KSC radio station WKNH cosponsors late night “Glow Party” with Night Owl Café at Keene State College
With a glance at the dance floor, people were silhouetted by glow sticks and lit up by flashing lights.
Crowds flooded the area to sporadically bounce to the beat.
This was just another late night dance party the Keene State College campus received on March 30.
Student Involvement and WKNH, the KSC radio station, cosponsored this event with hopes of steering students away from the local party scene, according to Jason Abisch, the Student Involvement late night programming and social media intern.
“It’s a promised safe environment,” Abisch said.
He also noted that fraternities and sororities usually get broken up by police, and those party-goers have nowhere else to go once that happens, which disappoints the students.
“I think that a lot of the time off-campus events can be frustrating,” DJ Aaron Testa commented.
Five local DJs who mix their own tracks hosted the event.
Student Involvement has launched an experimental program called the Late Night Program.
The Late Night Program is putting on events this semester to test out how they go and how the students react to a late night event.
The Late Night Program put on its first experimental event a couple weeks ago, called the Headphones Disco, which was a very popular event for the students.
The Late Night Program hopefully plans to have a regular series of events, according to Jen Ferrell, the director of Student Involvement.
The event lasted from 10 p.m. to 2 a.m. which didn’t seem to turn anybody away. The dance floor seemed to be packed at almost all moments of the night.
The students danced their butts off to the “rave-like” party.
“It’s the closest you can get to a rave,” Gagnon said.
While setting up the event, Stephanie Caravedo, the events coordinator for WKNH said she was worried about the event not being well attended, this being her first event to put on since being appointed the events coordinator.
But the event was well attended with a crowded dance floor almost every minute. “I think a lot of people are attracted to this sort of thing,” Tim Gagnon, a general manager for WKNH, said.
He added that events like this are a good way to connect with the campus.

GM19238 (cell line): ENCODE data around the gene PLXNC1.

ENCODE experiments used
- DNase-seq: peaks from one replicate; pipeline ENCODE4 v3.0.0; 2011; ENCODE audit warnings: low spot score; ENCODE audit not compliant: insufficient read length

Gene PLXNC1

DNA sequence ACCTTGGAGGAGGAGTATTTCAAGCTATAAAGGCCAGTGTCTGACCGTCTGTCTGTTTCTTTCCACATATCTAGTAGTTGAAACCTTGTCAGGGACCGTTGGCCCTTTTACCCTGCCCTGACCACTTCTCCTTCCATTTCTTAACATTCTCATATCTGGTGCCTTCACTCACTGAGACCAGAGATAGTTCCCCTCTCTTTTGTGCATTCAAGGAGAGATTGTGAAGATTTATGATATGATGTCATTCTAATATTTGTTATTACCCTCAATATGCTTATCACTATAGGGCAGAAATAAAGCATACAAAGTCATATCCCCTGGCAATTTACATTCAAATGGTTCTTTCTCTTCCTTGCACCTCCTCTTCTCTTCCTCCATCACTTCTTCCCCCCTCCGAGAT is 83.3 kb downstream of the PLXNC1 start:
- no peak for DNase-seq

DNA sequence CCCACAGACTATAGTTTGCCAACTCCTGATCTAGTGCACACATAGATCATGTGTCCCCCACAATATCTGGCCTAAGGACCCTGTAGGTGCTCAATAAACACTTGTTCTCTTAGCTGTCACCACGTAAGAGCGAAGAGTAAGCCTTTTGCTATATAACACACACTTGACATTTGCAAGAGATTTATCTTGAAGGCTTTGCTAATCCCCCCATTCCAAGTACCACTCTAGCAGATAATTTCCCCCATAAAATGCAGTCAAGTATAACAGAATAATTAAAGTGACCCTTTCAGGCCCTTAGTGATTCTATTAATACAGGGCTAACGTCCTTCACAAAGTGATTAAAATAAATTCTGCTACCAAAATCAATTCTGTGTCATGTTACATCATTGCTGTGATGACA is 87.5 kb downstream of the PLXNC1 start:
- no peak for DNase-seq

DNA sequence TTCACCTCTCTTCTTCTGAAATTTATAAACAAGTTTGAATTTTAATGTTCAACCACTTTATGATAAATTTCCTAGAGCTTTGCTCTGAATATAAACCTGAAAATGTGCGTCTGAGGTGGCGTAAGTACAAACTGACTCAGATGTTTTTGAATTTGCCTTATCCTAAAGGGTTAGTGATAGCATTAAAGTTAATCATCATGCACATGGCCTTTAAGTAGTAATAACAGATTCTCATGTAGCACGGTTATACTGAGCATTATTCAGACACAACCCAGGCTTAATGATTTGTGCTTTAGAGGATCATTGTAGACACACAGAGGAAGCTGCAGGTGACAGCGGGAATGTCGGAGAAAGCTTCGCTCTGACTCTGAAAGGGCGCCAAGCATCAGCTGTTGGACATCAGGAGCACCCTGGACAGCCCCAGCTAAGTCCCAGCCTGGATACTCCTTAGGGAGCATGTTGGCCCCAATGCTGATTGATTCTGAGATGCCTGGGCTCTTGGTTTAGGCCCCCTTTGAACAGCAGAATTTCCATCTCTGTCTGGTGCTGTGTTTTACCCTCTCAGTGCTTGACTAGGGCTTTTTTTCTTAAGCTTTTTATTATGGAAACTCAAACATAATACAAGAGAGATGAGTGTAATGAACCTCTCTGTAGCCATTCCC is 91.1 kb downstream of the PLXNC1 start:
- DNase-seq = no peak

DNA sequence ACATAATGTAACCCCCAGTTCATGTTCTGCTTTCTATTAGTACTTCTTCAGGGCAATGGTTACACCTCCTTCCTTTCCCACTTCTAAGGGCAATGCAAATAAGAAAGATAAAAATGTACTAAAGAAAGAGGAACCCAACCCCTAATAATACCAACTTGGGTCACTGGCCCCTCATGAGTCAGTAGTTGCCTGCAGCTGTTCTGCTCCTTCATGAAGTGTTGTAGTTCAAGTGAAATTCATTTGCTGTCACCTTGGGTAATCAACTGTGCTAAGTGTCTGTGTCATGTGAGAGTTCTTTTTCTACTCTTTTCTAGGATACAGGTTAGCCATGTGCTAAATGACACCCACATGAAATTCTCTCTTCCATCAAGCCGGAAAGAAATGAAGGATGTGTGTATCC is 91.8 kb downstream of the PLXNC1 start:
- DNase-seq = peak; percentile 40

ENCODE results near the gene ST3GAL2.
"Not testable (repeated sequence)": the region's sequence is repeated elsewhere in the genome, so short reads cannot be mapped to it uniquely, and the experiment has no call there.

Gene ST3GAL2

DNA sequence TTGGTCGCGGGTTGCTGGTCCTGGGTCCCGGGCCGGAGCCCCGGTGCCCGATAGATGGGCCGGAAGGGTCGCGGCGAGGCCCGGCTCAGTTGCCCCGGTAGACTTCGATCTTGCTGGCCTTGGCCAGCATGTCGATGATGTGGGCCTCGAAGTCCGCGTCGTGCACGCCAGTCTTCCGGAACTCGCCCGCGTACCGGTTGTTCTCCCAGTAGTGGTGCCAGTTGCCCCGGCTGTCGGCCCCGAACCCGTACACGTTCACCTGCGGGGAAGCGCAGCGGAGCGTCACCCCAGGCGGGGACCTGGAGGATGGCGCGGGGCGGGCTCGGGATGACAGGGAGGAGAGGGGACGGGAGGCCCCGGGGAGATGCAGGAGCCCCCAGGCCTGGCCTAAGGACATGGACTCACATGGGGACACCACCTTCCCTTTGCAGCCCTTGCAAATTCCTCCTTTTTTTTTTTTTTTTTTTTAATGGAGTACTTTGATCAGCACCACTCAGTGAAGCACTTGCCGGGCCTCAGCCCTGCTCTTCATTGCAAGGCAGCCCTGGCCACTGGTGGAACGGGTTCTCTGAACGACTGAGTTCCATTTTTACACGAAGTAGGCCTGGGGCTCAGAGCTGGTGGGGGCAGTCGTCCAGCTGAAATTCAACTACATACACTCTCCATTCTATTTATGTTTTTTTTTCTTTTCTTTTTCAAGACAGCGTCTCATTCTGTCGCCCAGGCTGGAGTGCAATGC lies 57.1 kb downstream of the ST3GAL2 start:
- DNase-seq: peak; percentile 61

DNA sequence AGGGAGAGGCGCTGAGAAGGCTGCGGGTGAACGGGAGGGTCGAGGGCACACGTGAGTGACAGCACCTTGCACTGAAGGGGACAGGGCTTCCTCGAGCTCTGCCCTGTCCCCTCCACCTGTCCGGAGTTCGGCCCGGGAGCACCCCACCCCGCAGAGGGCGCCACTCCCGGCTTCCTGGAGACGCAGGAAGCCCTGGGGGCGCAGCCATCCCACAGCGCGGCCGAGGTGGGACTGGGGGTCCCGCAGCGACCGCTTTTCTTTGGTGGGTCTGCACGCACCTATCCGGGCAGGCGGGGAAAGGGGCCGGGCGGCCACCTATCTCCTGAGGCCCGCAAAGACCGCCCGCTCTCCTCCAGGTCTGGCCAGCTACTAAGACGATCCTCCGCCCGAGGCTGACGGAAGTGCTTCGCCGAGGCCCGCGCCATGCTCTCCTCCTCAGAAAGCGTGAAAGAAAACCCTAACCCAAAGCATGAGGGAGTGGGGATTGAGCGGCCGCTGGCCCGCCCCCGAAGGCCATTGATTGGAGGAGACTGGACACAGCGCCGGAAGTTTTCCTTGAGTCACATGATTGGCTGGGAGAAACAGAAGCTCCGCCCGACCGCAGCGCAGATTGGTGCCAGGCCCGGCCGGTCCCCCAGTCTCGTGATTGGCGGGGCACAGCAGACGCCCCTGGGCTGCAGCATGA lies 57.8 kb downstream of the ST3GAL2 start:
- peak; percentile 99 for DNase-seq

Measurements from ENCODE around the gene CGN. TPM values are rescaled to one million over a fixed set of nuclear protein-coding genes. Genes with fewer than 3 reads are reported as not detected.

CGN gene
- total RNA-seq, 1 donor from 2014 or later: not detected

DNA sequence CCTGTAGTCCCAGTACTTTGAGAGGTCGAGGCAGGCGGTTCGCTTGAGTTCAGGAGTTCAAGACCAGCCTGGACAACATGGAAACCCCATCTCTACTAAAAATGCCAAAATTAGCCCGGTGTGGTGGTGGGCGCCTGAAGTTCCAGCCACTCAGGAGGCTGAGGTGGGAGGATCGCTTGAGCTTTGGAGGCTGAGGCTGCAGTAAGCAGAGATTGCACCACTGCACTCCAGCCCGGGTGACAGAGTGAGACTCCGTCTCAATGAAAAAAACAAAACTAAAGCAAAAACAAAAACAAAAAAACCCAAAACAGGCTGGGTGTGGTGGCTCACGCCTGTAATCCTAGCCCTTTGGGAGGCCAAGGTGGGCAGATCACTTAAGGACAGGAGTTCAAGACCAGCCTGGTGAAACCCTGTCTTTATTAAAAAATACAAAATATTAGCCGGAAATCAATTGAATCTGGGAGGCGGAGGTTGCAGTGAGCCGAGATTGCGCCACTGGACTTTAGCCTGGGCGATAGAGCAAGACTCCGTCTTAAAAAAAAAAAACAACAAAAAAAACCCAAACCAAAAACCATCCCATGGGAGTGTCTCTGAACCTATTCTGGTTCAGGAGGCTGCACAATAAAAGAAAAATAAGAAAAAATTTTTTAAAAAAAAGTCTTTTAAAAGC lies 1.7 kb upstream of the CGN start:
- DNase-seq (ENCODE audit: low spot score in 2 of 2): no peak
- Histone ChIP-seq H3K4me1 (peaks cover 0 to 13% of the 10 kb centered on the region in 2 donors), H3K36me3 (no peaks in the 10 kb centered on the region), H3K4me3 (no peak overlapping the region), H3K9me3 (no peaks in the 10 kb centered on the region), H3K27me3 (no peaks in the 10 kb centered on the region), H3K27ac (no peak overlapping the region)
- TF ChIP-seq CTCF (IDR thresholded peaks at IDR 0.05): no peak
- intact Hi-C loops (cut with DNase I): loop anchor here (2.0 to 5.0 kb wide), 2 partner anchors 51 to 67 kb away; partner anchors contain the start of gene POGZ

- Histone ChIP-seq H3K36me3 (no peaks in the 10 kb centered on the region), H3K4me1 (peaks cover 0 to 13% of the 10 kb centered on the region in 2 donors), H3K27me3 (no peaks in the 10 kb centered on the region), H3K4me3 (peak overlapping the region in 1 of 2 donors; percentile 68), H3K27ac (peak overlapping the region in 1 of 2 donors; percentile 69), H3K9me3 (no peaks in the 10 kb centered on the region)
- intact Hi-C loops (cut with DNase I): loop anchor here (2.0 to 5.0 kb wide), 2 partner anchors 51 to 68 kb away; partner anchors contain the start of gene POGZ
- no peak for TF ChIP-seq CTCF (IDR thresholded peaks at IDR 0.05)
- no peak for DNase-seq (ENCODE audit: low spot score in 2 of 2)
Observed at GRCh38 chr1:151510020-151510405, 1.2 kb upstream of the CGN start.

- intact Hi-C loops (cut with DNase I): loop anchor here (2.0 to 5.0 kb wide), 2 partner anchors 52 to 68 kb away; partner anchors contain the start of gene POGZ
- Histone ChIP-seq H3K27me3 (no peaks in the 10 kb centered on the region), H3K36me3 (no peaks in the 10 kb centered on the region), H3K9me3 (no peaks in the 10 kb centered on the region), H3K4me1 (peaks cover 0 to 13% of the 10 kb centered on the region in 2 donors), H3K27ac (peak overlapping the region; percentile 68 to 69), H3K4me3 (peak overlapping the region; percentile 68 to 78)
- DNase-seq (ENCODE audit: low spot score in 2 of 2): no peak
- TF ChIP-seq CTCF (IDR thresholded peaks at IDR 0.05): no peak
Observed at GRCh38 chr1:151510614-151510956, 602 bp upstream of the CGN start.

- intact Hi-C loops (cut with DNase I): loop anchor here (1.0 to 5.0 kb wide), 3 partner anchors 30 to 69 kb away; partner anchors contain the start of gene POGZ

The two groups provided free glow sticks, beads, and light-up mouth pieces.
The students who came out to the event swarmed the table handing these items out and basically sprinted to the dance floor to put them to instant and good use.
Sophomore Jenni Jameson expressed her interest in the free stuff.
“I thought the free glow stuff rocked,” she said.
The cosponsors used this event to both provide the campus with a late night event and to get their names out there to the students.
According to Abisch and Gagnon, WKNH is known throughout campus, whereas Student Involvement is lesser known.
“I think bringing the two groups together is helping us both,” Abisch said.
Gagnon agreed, adding that they were trying to get more people to notice the radio.
At first, there were some bumps in putting the event together when the Mabel Brown Room originally was to hold a workshop on how to use the tech equipment the Student Center provides for events.
But that event ended up being rescheduled and the Glow Party got to use the equipment.
The music that was played throughout the night was mostly remixes of popular radio songs and mash-ups of dubstep and dance music.
The dancers chose very innovative dance moves to express their style while some who don’t necessarily know how to dance just bounced up and down and gyrated their hips in a rather provocative way.
By the end of the night, the party-goers were worn out, but they kept on dancing until the last possible second.
After yet another successful late night program, Student Involvement is that much closer to putting together an events calendar for next year.
Michael Woodworth can be contacted at